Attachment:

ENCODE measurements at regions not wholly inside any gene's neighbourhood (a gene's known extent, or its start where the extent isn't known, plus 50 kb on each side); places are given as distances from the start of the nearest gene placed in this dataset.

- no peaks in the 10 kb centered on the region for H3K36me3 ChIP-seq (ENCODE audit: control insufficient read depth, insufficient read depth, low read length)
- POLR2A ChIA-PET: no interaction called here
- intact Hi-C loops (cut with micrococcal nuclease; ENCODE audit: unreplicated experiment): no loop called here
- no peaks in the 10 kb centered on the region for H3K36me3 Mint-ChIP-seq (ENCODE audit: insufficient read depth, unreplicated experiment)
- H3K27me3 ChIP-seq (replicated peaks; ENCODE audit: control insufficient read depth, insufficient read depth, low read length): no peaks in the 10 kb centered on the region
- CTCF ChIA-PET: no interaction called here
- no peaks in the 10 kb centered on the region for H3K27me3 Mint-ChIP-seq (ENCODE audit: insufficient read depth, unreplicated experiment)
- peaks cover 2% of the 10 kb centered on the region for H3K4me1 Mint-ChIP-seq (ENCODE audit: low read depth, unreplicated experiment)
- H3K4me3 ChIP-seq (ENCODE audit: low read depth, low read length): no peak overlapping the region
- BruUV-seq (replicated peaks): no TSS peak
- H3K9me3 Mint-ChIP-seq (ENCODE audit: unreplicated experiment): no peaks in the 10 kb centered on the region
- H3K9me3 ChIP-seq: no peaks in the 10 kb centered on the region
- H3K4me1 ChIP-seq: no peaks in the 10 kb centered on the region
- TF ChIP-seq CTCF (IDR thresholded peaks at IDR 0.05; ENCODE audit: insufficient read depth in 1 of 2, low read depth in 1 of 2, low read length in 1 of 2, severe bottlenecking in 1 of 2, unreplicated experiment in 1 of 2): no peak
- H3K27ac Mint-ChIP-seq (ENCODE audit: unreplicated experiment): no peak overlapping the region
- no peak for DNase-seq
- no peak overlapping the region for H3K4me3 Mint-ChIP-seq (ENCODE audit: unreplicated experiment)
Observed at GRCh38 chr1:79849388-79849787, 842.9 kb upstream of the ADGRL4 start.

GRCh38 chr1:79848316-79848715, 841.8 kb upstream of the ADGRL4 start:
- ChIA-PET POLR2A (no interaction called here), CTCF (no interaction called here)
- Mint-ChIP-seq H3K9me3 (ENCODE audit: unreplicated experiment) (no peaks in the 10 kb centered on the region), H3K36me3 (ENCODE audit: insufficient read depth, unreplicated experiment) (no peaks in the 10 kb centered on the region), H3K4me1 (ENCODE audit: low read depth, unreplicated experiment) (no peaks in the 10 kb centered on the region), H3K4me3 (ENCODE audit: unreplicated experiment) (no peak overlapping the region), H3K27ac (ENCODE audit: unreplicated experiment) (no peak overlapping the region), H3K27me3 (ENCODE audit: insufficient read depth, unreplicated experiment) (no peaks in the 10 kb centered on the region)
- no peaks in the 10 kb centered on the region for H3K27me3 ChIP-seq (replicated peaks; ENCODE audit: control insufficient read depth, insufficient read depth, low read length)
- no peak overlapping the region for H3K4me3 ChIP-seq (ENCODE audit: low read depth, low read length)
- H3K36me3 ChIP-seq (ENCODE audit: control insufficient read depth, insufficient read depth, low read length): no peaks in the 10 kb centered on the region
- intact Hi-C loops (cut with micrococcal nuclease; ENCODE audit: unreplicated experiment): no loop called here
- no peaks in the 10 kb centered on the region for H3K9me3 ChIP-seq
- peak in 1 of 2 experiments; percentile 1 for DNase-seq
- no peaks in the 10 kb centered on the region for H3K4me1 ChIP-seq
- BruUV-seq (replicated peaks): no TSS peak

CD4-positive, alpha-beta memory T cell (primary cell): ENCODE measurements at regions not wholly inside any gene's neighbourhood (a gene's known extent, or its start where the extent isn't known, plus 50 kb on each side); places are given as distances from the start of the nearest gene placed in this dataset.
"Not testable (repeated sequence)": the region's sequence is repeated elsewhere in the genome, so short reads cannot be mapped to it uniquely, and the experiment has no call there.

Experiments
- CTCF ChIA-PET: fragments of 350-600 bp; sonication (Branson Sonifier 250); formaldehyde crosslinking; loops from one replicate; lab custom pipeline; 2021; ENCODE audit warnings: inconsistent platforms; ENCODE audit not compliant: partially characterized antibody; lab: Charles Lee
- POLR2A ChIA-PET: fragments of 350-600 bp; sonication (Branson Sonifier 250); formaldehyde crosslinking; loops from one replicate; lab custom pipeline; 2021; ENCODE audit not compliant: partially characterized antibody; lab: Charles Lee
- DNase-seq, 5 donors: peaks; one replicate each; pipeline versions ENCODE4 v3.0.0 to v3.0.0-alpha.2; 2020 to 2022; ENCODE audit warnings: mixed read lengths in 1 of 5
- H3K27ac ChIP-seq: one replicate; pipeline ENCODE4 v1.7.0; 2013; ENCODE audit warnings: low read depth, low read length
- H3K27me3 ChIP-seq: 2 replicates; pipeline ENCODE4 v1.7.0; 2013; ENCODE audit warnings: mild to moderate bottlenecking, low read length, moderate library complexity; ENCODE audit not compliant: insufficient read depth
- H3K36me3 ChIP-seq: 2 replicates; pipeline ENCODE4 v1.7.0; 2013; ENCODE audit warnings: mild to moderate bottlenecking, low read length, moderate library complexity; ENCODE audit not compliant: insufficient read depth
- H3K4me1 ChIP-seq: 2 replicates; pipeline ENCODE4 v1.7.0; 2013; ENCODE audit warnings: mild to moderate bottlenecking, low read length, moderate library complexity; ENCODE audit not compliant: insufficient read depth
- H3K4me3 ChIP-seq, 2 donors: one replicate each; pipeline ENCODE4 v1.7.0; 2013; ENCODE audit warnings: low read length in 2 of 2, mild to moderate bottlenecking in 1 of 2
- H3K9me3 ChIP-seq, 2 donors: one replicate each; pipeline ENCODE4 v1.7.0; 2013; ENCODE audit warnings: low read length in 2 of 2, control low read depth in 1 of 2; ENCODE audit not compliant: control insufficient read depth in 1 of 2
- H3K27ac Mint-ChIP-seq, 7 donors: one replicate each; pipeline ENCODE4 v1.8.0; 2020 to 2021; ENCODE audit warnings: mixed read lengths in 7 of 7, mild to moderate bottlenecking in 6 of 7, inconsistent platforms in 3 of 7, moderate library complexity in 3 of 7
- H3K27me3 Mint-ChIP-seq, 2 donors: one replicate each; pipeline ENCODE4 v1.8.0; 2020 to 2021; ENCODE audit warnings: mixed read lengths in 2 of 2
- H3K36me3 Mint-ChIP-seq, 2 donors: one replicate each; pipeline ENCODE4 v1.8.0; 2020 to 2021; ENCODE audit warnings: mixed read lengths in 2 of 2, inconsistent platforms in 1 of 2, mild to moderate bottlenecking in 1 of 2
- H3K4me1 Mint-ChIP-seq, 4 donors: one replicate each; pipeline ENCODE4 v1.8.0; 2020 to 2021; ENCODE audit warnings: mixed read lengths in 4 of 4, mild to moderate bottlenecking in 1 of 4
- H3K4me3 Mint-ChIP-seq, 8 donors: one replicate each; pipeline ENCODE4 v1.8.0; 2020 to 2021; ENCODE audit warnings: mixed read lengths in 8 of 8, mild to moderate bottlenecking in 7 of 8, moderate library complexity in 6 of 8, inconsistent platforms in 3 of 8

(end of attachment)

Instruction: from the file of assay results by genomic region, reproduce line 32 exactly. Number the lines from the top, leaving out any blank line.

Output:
"Not testable (repeated sequence)": the region's sequence is repeated elsewhere in the genome, so short reads cannot be mapped to it uniquely, and the experiment has no call there.